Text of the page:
Tuesday, October 21, 2014
If I were behind the wheel of a ten-ton, fifty-foot long, monster 18-wheeler, I would try to avoid village roads that were designed for 12th century ox cart traffic. Like the quaint roads of Bourdeilles. I certainly wouldn’t dare these roads for the measly 4 to 5 minutes that this route saves me as I traverse the region. But then I am not an independent gravel hauler or log hauler looking to save every minute so that I might squeeze in an additional run. So many trips in fact that in a day our little village is rumbled, bumbled, thudded through by at least 300 trucks-- close to 500 on busy days.
Some villagers simply don't want change. They don't want to spend the money that the village will have to contribute to the project. NIMBYs don’t want the traffic noise to be relocated to their currently bucolic backyards. Shopkeepers, restaurateurs, and hoteliers don't want the tourist circumnavigating around the village, unaware of the various ways they can spend their euro dollars. (We all know how small cities in the US look like ghost towns after the interstates went through.) Frustrated folks living on the main street have just about come to the point of throwing themselves in front of the trucks if that is what it takes to have some peace and quiet in their homes. (even I’ve thought of jumping out at the blind curve when I hear them approaching way too fast - just to give them a scare - unfortunately I’m pretty sure who would win that game of chicken…..)
The third option put forth seems to be the one that we will soon see put into action - official and unofficial word on the street is that ground breaking for this route will start in December. This route will tuck into a small valley just as you enter the village, wind its way through the yards of homes now surrounded by sunflower fields, cut farmers fields in two, and come rumbling out just below the village cemetery. All this and still the trucks will have to get through a underpass that is only a car and a half wide. This is a less than perfect resolution to the problem but it seems to be the one that we are going to have to accept.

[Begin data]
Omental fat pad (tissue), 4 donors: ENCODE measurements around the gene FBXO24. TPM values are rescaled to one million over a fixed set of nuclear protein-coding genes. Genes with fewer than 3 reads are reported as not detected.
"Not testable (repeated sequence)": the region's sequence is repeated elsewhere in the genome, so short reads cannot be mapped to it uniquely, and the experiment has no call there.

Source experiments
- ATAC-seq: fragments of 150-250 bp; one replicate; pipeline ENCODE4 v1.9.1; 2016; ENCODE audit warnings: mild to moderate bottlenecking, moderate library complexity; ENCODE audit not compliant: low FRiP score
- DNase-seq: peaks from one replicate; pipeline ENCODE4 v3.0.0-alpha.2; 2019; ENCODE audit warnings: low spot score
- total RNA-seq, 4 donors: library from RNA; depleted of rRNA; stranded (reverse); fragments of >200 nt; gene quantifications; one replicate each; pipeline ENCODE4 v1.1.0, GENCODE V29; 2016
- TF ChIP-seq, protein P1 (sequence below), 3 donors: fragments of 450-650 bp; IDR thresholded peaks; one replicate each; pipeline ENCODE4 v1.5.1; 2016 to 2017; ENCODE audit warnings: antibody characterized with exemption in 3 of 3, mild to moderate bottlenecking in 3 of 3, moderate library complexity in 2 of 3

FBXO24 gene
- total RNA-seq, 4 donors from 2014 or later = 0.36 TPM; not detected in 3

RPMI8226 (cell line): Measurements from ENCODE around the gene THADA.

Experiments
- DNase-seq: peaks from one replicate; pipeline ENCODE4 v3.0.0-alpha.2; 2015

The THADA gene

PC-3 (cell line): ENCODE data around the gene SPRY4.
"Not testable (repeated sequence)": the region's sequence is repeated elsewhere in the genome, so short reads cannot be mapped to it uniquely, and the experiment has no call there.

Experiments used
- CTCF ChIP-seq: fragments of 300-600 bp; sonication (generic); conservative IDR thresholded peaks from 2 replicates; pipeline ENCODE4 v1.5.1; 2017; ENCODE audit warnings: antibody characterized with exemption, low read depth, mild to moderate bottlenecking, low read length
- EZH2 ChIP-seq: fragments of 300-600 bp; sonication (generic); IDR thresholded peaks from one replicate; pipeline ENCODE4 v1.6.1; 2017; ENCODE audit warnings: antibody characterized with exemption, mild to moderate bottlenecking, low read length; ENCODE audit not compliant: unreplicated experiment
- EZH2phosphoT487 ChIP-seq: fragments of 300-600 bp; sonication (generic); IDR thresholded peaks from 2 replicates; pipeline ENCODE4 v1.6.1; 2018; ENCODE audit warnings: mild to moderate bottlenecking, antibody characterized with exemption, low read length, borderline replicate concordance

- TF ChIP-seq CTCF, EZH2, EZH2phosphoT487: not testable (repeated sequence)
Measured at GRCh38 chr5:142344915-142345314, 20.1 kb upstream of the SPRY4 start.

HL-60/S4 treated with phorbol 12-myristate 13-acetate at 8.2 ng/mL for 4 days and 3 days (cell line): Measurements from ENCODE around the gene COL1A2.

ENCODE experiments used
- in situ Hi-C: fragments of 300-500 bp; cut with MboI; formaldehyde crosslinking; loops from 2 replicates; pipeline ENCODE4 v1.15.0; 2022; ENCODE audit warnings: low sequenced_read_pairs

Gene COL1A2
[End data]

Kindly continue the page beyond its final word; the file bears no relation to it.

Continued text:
I’ll close with reflections on the term NIMBY (Not In My Back Yard). There is no easy word for “yard” in French. “Jardin” is one option. So we get the irate villager saying, “A new road? Not in my garden!” (That sounds a little too bourgeois.) “Arriere court” (back courtyard) is another. As in, “A new road? Good luck getting through the three-foot thick old fortress walls of my back courtyard!”
Monday, October 13, 2014
Bourdeilles is old. It’s castle is old. The buildings nestled under the castle are old. The passageways weaving through the village homes are old.
These passageways were sized for humans and an occasional goat, horse or oxen cart. Sometime between the two World Wars these paths were widened right up against the village homes to make room for the few cars going through town. For years there were only one or two cars in Bourdeilles and all the old timers can still tell you who bought the first, second, third...........
Even after they had pushed the roads right up against the homes along these routes they are still only wide enough for one and a half cars at a time. They made the roads as wide as they could. They even cut off one corner of a house. The width seemed quite reasonable with so little traffic, and so few half cars. But nowadays, god forbid you step out of the house without listening and looking.
The car traffic is bad. The trucks are worse. Enormous trucks laden with rocks from the local quarries. Fuel trucks. Logging trucks that seem to carry an entire forest. You get the picture. There are enormous, heavy, scary trucks rumbling, jangling, thumping through town from 5 in the morning to 7 or 8 at night. Woe be to any innocent pedestrian as these monsters just about scrape your ears if you happen to be trying to walk along the tight-wire sidewalk through town.
Wine glasses dance on the cafe tables as great hulking shadows pass by at disrespectful speeds. It’s become a village sport to watch how two behemoths will decide who has the right of way. The loser has to back down the sliver of road and Hail Mary through a blind curve while trying to avoid the tiny grandmothers running errands. Cheers go up from the watching crowd as two great diesel beasts inch past each other and avoid the village dogs and randomly parked cars.
The village has struggled with this problem for years. Depending on whom you speak to there has been talk of constructing a by-pass of the village for 40 years, 20 years. Lately it seems as if a final decision is really about to be made and construction started.
------more to come------